Creating a Density Map via Accumulators, Blobs, and Images

  • My incoming image consists of a uniform background and many (thousands) of dark particles. I first find the blobs in the image and have the center of gravity in X and Y of each blob. What I would like to do is then create a "density map" of these blobs as an image output. For instance, if my image is 16000x1000 in size and contains 50,000 blobs, my goal is to create an output image of 160x10 where each 100x100 region of the image is compacted to a single pixel (i.e. image reduces in size by 100x100=10,000x). Each resulting pixel value should then be the sum of the blobs in each 100x100 region of the image. Note that I do not want to count areas of blobs, just the center of gravity of each blob.

    For instance, if I have 10 blobs in the first 100x100 pixels of the image, then I want the pixel at (0,0) of my output image to have a value of 10. If there are 56 blobs in the next 100x100 region of the image, then pixel (1,0) of my output image should have a value of 56.

    I am new to Visual Applets and it is unclear to me how to do this in an efficient way. I think the design method requires me to first create an image buffer that represents a black image that is 160x10 in size. Then I need to loop through the found blobs CoGs and accumulate the buffer (output) image pixel values depending on where each blob is located. I attached an example picture to this post that shows blobs in a 10x10 image and the CoG of each blob as red dots. Then the red dots are accumulated over each 2x2 region (i.e. 100x100 in example above) and the resulting output image is a 5x5 image count or density map.

    Example blob density map.jpg

    Any thoughts on the best way to implement this?

  • Bjorn, this is very helpful and I walked through your applet design and it makes sense and is clever. Thank you!

    As for using the Coordinate_X(Y) operators, I spent a couple of hours this morning looking through example applets and trying to figure out how to use the COG_X(Y) data to build a 2D image where white pixels are essentially the COG of each detected blob. However, I keep running into issues. I think the problem is mostly to do with the fact that the COG_X(Y) data is a variable stream of 1D data and does not match the image size. For example, my thought was to create a blank image and then create a Coordinate_X and Coordinate_Y image off it. Then to write something like IF(Coordinate_X AND COG_X AND Coordinate_Y AND COG_Y) then 1 else 0. But the Coordinate_X(Y) images are 2D images and the COG_X(Y) data is 1D. Any suggestions on this one?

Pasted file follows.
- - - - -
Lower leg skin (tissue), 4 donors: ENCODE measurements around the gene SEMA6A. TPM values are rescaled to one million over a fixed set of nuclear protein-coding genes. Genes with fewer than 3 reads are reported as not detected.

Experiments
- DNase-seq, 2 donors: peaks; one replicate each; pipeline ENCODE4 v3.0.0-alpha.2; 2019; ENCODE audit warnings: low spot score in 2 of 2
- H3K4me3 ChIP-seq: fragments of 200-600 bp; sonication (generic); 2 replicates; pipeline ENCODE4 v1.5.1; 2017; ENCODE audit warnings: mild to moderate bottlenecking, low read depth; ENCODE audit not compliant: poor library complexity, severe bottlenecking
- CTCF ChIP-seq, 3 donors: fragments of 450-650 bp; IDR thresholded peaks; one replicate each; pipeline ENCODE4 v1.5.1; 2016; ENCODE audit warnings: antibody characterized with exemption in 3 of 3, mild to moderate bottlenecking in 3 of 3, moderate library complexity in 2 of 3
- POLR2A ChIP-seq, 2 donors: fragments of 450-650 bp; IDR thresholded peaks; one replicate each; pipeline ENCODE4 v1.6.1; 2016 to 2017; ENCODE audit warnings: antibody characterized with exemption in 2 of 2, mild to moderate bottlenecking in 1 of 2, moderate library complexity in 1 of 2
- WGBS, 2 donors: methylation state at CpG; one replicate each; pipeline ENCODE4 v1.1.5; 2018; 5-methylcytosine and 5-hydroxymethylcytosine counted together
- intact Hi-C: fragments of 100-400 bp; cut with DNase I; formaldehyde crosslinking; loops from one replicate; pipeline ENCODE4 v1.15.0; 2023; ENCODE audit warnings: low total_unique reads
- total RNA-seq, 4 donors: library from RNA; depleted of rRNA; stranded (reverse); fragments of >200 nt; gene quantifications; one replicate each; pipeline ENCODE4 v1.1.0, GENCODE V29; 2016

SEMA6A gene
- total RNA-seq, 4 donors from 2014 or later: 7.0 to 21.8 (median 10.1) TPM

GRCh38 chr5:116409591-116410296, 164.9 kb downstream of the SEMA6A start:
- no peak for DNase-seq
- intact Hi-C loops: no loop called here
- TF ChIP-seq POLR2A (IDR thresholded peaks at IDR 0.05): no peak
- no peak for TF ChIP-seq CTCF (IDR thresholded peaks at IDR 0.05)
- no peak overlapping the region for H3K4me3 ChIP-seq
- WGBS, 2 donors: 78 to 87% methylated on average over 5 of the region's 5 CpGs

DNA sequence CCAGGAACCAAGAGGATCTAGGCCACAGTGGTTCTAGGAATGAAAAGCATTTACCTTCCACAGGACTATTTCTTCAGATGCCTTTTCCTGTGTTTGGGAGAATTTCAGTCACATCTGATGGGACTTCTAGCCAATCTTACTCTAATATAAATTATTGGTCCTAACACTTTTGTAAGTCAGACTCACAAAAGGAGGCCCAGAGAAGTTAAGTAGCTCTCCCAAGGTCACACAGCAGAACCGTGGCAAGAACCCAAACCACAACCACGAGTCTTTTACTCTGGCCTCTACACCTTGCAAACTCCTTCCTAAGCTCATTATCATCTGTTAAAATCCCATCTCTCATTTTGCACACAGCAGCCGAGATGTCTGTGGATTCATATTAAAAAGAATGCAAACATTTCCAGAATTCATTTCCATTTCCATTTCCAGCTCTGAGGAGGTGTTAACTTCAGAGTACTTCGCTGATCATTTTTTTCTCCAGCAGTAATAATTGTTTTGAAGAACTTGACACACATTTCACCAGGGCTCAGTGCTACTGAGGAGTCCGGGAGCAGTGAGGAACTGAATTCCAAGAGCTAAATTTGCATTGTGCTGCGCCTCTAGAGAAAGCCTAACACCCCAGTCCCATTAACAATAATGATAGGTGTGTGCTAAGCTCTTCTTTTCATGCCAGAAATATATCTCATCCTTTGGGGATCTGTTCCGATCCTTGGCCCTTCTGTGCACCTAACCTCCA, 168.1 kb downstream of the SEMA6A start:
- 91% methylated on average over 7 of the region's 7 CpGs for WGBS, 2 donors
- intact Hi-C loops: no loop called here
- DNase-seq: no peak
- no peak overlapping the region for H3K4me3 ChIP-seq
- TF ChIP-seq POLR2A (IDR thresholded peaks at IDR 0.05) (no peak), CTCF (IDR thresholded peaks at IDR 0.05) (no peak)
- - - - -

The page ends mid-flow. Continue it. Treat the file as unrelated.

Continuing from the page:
• ... But the Coordinate_X(Y) images are 2D images and the COG_X(Y) data is 1D. Any suggestions on this one?

    Writing all COG X/Y coordinates found by a BlobAnalysis_2D directly into an artificial image is not possible so far. The output of the BlobAnalysis is a list of object features, where the COG's are not sorted by X/Y position. Since these list entries as a result of a of a BlobAnalysis are not sorted it is not possible to reconstruct an image on this basis, because the image is produced linearly: pixel by pixel and line by line, starting at the top left corner.

    To solve this it would require a kind of memory. As long as the COG X/Y coordinated describe a small image the operator Histogram can be used. Use CreateBlankImage and SyncToMax to resize the object list to the target resolution and use Y coordinate as MSBits and the X coordinate as LSBits and scale the output into a 2-dimensional image using SplitLine. This will only work in case the required X and Y bits for the ranges are equal or less than 16 bit: That is the maximum number of bits for an histogram.

    This would mean that the required resulting image size is 256x256 or less.

    Example VA design for that idea ( source ) :


    You can simulate with your image and check the result.

    Since the maximum resolution is 256 * 256 pixels in this case, please have a look into the H-Box (norm_COG_XY_List) to see how the area of the oject is used to normalize the COG coordinates and limit these to 8 bit value range: